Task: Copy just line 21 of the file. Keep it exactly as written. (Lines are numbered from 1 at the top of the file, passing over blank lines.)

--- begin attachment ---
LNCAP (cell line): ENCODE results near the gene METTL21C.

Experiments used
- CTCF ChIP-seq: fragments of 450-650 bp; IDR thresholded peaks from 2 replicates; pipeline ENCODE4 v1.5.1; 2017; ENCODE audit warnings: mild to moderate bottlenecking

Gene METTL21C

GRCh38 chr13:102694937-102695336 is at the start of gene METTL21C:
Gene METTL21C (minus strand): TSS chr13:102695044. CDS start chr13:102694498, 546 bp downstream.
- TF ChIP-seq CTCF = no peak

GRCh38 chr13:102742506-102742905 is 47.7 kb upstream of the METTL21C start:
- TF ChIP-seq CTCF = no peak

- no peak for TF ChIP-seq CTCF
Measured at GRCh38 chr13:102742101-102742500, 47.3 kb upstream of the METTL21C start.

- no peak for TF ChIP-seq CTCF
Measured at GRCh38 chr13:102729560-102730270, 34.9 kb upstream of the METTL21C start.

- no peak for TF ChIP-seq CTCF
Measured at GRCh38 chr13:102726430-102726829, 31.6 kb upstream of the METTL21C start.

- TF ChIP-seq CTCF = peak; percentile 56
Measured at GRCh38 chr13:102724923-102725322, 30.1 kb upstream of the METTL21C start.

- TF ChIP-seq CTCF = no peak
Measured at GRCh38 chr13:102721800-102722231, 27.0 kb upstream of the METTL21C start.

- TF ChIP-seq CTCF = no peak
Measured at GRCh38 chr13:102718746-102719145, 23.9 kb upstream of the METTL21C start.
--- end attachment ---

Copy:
Measured at GRCh38 chr13:102718746-102719145, 23.9 kb upstream of the METTL21C start.